Thanks to the popularity of ‘I, Robot’, many of us are now familiar with Isaac Asimov’s Three Laws of Robotics*
I would like to propose Three Fundamental Laws of HR Technology:
Let’s be brutally honest; 2018 isn’t the year that managements and HR woke up to the fact that we need information. More like 1998 and earlier, so why is it such a big deal now?
Savvy managements and HR managers have been using data from their HR systems for decision making ever since it became available. Now, of course, modern software enables much easier access to that information, and this is important; automated schedules, self-service gateways and simpler report writers make it all possible.
So, for the First Law, I would state that “HR will take responsibility to ensure that their organisation has an HR system configurable to meet its process and information needs.”
Following on from the perception that HR analytics were invented ten minutes ago, are we saying that managements have been flying blind all these years? Well, yes, at least partially. I’ve seen the turmoil when an urgent request for employee information is handed down from above. Panic. The inaccurate and un-updated info in the system they have is exported into excel, and then hours of tweaking and manipulation, as unprocessed leavers, starters and changes are changed around. The report that eventually ends up with management is still strewn with inaccuracies at the end of it all.
From this arises the Second Law: “HR will be responsible for the accuracy and timeliness of information held in the system, providing a single source of truth and real-time reporting.”
With the first two Laws functioning well, it’s necessary to understand that HR’s role is no longer to act as gatekeepers for the data. The data is organisational data, and needs to be available to all those authorised to use it.
Even now, a client HR director or manager will say to me “Great! Now we’ll be able to give them those reports when they ask for them.” Wrong. Those internal requests will disappear, because those needing reports will access them directly from the system whenever they need them.
Hence the Third Law: “HR system information will be freely available and in required formats to all in the organisation authorised to have access to this information.”
Part of the blame for all the disorder described above can be laid at the door of those same managements who insisted that Information Technology folk drove the selection process, on the basis that HR were not qualified to make these decisions. Well, looking over the years at the systems that IT selected, it seems they weren’t too darned smart either, and their selection criteria completely discounted the user experience; sexy architecture, the ability to sit on their existing mouldering infrastructure, and compatibility with other outdated in-house systems were the keys.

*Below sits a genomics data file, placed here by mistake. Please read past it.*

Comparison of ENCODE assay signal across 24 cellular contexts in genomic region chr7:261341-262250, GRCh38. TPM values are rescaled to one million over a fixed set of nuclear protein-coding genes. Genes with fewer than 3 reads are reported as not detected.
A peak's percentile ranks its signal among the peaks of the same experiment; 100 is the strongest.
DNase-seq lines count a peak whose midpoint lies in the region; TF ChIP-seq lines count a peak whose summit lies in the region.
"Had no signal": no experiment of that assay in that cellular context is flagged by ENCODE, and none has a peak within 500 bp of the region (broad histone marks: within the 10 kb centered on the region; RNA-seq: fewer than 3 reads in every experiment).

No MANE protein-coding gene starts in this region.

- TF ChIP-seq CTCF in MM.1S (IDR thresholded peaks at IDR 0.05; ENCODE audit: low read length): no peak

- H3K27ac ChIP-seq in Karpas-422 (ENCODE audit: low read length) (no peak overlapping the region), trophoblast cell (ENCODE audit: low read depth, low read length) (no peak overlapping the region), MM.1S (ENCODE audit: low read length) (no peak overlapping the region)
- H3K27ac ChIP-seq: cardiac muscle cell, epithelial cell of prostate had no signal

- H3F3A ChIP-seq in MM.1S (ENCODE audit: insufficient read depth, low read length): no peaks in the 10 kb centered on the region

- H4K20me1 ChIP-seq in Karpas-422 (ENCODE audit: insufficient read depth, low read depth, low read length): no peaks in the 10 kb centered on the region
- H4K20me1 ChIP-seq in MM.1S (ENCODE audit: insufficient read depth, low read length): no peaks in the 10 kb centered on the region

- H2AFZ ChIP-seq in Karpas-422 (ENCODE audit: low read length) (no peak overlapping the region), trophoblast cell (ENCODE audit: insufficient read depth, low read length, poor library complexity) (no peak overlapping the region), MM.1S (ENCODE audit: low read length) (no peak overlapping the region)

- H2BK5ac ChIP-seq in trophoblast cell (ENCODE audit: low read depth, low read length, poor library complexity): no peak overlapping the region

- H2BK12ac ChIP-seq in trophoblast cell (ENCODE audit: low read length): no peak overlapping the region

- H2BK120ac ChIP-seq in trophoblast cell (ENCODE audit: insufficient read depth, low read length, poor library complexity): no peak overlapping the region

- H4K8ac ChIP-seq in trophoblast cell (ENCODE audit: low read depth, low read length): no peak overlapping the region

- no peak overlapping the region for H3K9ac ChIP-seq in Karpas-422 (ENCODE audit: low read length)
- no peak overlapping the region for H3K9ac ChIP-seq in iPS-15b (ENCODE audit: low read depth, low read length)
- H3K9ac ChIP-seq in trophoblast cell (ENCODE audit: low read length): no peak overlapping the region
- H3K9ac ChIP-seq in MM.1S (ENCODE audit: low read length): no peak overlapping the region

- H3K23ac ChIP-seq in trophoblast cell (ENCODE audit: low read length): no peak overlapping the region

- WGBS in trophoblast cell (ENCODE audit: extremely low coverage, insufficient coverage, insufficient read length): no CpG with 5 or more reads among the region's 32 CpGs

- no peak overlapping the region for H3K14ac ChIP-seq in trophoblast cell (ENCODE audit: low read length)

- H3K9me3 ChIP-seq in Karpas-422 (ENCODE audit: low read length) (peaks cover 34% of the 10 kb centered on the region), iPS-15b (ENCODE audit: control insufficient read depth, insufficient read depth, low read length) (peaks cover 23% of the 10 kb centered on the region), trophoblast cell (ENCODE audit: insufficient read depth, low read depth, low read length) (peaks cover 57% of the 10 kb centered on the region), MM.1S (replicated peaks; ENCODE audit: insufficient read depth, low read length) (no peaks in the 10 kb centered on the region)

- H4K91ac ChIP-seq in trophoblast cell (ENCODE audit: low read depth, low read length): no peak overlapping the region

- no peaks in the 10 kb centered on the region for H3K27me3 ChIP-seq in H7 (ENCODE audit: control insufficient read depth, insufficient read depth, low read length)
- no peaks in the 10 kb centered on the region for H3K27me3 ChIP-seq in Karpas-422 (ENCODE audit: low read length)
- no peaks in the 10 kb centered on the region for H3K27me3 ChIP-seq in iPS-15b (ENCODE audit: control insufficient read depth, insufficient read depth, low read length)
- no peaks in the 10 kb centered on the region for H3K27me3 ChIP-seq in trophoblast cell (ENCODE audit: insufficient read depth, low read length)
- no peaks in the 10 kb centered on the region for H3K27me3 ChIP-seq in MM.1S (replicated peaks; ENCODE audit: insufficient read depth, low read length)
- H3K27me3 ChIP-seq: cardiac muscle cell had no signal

Some of the problem also stemmed from HR being over-optimistic about what was to be delivered, and expecting vendors to configure the software with the minimum of input and time resource that they could make shift to provide. And, occasionally, to compound the problem, when the system didn’t work as intended, they sourced a new one without correcting the previous approach.
That has now changed significantly, as the technology gets simpler and more intuitive, and the need for data has driven its own learning process. HR are now acutely aware of the needs of management, and are suggesting enhancements where these have not been specified.
My Three Laws aren’t really anything revolutionary (or should I say disruptive) but I think it’s time that the responsibilities were formally accepted. If HR has abdicated its role in ensuring that a functioning system is in place, if the data in the system is decidedly dodgy and if HR is still acting as a gatekeeper for management information, then it’s time to change – and change now before change is imposed on you.
The Three Laws:
- “HR will take responsibility to ensure that their organisation has an HR system configurable to meet its process and information needs.”
- “HR will be responsible for the accuracy and timeliness of information held in the system, providing a single source of truth and real-time reporting.”
- “HR system information will be freely available and in required formats to all in the organisation authorised to have access to this information.”
Asimov’s Three Laws of Robotics:
A robot may not injure a human being or, through inaction, allow a human being to come to harm.
A robot must obey orders given it by human beings except where such orders would conflict with the First Law.
A robot must protect its own existence as long as such protection does not conflict with the First or Second Law.